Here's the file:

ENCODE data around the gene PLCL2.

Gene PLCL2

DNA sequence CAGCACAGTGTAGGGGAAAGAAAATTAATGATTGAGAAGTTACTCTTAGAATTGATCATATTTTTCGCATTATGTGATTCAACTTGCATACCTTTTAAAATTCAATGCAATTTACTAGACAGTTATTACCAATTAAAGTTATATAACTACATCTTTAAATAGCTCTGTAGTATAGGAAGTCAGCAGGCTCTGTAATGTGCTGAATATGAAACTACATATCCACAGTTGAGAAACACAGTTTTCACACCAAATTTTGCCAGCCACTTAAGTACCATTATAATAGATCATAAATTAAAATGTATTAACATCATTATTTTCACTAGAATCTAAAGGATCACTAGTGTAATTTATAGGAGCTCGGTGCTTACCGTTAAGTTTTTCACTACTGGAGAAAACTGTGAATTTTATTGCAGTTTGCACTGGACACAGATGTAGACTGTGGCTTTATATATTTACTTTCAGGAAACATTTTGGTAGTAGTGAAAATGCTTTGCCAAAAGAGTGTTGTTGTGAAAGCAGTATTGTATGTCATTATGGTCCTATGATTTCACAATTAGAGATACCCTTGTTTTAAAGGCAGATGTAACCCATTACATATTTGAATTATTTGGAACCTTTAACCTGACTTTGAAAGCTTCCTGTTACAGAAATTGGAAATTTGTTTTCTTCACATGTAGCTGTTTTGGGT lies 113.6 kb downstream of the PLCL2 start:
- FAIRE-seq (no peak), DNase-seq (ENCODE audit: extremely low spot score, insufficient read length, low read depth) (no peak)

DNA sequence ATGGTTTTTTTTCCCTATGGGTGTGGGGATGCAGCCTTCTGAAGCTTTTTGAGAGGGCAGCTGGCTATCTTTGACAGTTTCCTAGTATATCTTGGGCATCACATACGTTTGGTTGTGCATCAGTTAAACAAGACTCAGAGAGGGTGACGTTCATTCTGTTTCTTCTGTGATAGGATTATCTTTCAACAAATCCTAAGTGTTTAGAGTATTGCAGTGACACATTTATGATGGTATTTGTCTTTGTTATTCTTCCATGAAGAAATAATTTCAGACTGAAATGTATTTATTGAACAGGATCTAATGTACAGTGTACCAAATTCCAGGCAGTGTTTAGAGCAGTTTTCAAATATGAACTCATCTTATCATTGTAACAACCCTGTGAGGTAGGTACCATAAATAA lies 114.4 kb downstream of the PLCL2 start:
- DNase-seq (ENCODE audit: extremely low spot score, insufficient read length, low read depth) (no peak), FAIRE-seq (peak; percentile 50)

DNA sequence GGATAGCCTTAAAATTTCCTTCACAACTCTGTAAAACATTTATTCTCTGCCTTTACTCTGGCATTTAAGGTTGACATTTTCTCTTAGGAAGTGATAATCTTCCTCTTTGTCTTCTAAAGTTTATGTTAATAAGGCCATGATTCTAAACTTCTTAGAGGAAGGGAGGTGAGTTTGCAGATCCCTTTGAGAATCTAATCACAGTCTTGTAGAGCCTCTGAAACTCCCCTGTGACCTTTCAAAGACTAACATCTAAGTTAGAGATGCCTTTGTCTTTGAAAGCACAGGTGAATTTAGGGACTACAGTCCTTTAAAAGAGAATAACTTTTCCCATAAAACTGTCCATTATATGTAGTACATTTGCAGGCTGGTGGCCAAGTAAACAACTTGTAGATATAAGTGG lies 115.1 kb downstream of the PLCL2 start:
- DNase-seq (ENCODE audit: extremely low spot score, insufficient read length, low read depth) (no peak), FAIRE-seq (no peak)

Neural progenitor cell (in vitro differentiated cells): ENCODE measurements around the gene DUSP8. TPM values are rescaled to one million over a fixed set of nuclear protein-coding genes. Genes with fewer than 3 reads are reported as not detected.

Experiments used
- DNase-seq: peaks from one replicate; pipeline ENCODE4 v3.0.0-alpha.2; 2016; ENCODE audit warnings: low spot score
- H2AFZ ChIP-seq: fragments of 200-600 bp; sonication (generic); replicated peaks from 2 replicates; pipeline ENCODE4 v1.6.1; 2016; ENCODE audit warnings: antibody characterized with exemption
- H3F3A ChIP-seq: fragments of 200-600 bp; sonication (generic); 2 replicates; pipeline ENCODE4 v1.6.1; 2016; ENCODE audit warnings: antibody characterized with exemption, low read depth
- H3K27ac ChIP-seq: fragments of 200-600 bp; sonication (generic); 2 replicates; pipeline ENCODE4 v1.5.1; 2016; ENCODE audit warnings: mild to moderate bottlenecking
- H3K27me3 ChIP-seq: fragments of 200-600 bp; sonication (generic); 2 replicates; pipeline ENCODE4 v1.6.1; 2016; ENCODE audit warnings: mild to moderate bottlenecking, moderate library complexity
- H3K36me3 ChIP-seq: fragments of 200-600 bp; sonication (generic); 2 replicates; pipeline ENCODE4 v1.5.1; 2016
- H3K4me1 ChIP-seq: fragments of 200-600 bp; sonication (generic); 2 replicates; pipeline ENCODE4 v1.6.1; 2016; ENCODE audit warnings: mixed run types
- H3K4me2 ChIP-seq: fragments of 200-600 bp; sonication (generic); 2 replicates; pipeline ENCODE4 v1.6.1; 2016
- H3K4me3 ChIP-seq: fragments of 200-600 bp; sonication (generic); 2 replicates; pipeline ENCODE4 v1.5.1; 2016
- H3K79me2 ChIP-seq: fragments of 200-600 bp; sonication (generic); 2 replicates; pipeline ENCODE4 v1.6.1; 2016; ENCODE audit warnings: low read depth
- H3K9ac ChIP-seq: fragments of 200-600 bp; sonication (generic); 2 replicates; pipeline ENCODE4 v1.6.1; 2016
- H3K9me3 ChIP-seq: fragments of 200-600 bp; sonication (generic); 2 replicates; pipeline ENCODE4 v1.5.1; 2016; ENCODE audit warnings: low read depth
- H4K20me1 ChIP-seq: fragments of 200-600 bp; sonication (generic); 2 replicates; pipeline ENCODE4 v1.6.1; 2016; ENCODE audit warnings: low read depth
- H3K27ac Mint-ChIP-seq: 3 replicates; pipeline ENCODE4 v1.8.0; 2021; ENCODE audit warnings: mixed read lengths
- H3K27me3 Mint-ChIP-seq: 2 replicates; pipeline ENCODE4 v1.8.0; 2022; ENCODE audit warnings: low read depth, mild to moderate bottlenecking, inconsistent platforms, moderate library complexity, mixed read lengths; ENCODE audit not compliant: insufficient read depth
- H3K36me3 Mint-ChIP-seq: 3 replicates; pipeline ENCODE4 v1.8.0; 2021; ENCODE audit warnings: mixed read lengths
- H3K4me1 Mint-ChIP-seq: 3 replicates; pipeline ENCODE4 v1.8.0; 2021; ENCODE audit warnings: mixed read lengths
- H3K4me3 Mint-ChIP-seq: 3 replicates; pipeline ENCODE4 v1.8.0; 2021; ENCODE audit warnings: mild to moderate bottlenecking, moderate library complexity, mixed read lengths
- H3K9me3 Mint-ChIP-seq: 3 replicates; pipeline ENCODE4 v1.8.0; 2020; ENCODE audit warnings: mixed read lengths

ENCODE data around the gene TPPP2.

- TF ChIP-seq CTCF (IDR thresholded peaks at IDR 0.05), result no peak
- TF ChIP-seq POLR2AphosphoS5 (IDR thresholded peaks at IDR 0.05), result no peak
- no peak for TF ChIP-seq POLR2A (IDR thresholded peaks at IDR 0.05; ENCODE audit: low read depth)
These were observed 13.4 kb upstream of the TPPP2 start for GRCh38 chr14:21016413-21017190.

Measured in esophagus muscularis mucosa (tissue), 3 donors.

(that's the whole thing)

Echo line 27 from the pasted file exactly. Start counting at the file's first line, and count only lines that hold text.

- H3K4me1 Mint-ChIP-seq: 3 replicates; pipeline ENCODE4 v1.8.0; 2021; ENCODE audit warnings: mixed read lengths